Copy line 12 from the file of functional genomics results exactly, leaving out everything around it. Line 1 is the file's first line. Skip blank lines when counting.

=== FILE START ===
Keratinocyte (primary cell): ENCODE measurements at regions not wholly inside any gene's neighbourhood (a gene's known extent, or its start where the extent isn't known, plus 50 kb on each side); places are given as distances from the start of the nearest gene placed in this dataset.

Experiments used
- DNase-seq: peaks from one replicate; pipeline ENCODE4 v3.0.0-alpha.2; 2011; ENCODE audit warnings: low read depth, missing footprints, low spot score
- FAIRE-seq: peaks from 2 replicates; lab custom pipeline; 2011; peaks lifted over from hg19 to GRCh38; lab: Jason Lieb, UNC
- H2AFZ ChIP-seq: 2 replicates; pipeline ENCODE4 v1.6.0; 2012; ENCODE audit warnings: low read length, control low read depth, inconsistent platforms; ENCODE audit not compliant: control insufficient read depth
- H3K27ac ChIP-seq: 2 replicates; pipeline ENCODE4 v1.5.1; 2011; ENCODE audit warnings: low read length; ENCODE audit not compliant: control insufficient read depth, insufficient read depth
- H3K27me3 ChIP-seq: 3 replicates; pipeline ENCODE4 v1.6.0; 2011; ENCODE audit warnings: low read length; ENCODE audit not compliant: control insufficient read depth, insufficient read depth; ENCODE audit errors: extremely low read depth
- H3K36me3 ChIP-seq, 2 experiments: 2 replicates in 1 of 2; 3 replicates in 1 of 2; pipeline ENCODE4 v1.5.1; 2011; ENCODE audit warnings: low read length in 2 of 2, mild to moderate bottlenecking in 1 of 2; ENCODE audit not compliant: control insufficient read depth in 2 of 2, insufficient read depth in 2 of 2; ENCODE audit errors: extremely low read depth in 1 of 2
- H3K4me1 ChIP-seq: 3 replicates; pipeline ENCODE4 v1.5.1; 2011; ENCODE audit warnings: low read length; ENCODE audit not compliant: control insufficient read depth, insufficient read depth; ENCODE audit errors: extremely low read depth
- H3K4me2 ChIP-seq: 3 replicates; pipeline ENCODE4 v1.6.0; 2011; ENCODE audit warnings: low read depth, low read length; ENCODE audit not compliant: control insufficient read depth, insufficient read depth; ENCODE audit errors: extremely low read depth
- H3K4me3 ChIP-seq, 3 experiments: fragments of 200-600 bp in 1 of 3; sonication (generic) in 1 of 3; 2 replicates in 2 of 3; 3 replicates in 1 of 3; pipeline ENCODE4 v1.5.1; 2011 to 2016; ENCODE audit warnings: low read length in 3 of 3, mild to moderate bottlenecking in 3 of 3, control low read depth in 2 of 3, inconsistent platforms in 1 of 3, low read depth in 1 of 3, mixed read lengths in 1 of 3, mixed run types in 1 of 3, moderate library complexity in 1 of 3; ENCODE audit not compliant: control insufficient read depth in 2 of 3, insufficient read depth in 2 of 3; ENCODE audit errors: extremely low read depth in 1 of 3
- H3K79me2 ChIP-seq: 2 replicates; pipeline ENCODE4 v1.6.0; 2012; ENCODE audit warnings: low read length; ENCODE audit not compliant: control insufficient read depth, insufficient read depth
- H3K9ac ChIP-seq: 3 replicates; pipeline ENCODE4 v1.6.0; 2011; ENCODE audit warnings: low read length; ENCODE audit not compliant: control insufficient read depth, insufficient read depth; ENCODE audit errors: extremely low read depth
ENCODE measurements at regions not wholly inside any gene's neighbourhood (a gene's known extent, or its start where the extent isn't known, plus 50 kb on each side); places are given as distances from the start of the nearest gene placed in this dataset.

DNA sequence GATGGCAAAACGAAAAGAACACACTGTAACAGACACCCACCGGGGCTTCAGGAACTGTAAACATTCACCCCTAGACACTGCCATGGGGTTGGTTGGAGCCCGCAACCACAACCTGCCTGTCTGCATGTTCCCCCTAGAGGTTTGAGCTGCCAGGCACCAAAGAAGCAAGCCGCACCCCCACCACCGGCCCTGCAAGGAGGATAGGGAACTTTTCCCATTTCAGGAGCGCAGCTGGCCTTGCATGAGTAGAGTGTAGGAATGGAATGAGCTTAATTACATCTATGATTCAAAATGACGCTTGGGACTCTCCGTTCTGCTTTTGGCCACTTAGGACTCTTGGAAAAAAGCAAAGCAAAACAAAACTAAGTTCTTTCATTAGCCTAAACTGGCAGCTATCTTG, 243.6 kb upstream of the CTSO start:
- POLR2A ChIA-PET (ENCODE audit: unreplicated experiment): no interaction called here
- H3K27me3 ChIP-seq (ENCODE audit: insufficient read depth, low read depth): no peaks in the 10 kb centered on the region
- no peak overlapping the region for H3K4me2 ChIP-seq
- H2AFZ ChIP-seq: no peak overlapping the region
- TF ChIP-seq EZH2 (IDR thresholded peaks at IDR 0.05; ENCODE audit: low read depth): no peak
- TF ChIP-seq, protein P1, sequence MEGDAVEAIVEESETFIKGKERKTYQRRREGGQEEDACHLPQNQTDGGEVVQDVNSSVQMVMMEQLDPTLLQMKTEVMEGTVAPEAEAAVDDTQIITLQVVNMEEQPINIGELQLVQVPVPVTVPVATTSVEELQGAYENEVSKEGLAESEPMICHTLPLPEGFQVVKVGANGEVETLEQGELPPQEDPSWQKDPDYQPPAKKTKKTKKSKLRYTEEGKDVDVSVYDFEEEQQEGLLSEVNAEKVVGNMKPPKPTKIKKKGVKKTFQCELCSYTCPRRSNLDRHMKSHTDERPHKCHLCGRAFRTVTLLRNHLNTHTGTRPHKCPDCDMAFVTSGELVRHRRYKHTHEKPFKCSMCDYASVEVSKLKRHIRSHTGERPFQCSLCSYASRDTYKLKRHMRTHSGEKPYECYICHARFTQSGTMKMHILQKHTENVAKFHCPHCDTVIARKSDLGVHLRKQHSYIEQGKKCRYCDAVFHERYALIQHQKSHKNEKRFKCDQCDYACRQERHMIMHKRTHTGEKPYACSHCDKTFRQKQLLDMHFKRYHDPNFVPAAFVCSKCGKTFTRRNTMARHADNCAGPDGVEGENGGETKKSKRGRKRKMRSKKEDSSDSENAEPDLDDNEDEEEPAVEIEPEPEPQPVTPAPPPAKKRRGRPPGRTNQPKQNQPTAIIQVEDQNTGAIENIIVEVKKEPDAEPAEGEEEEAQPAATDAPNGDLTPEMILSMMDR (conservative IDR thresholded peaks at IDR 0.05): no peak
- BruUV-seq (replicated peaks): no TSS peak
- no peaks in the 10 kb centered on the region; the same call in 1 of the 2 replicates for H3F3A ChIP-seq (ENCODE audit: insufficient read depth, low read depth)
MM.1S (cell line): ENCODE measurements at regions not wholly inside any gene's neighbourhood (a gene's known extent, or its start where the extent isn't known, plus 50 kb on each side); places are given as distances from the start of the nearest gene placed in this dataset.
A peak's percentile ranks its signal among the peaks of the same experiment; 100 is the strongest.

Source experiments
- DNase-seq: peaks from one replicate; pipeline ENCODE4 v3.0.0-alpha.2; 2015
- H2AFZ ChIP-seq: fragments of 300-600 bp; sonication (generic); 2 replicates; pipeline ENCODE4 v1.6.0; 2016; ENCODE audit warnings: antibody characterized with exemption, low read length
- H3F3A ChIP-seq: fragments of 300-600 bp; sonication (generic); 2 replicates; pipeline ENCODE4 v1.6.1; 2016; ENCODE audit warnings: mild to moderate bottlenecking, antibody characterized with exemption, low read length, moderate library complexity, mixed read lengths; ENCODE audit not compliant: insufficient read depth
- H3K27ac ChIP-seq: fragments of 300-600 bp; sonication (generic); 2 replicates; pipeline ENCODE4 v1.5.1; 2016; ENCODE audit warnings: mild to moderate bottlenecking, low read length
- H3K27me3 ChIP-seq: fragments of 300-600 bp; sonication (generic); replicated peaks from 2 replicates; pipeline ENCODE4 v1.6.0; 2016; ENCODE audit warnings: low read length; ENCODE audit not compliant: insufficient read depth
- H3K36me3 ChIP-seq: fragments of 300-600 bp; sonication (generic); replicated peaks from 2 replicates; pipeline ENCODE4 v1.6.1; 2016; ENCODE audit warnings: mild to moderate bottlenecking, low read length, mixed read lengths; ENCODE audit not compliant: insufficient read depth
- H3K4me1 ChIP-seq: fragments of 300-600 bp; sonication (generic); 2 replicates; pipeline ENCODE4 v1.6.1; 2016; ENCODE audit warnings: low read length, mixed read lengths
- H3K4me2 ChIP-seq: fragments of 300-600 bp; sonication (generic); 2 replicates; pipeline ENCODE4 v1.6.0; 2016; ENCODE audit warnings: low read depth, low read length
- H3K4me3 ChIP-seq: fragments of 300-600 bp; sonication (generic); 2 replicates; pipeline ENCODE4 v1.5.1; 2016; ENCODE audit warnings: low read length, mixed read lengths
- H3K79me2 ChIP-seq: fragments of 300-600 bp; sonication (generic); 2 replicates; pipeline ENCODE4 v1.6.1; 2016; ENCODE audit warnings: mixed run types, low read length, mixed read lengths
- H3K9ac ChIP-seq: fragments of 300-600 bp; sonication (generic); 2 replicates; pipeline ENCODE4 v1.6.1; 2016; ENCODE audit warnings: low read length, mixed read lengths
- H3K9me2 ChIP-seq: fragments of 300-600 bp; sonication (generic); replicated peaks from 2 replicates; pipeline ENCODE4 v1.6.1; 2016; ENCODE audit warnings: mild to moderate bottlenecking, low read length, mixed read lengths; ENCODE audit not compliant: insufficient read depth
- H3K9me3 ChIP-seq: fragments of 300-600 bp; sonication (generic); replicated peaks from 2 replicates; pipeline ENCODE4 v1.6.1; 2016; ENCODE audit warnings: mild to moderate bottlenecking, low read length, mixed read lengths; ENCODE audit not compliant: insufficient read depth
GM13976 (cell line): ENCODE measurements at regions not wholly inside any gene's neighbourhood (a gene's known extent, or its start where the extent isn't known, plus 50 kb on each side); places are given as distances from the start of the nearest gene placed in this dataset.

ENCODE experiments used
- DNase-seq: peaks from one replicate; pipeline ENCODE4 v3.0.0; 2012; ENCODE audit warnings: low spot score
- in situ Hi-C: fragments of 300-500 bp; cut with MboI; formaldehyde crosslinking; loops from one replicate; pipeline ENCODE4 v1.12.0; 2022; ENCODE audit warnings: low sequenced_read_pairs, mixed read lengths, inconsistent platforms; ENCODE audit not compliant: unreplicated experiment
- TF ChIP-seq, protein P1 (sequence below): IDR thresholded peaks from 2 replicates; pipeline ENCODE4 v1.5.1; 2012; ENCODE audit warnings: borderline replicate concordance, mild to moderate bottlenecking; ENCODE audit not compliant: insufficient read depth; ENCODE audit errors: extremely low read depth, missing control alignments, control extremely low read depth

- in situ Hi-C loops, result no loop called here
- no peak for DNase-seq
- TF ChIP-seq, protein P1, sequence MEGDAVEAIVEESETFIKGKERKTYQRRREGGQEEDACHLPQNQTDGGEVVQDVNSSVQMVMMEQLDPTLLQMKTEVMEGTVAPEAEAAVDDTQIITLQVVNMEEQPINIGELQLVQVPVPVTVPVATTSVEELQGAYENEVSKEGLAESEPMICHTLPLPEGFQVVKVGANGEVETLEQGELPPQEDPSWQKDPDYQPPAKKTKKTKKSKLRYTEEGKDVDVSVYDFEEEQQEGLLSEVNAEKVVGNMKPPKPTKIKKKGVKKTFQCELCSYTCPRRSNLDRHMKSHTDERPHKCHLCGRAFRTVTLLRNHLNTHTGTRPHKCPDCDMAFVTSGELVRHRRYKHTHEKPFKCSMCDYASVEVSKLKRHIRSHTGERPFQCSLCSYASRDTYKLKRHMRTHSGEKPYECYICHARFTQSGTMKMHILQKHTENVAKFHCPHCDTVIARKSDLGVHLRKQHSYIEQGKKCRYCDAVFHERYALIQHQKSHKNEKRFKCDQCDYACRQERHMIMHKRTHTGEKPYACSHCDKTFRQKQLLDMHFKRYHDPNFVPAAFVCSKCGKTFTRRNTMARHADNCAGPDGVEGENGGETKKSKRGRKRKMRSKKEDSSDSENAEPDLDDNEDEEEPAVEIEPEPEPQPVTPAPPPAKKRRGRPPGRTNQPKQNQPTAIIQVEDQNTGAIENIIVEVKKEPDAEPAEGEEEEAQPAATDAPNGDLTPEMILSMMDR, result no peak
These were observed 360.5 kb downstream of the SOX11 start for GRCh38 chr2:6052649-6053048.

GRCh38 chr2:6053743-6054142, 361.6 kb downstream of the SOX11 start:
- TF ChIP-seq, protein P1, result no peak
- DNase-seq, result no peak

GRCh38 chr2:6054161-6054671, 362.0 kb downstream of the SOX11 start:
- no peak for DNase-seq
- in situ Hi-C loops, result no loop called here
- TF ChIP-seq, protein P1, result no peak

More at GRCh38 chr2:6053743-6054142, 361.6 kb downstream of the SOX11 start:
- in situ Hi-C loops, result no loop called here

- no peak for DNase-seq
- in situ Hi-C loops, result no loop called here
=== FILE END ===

- H3K79me2 ChIP-seq: 2 replicates; pipeline ENCODE4 v1.6.0; 2012; ENCODE audit warnings: low read length; ENCODE audit not compliant: control insufficient read depth, insufficient read depth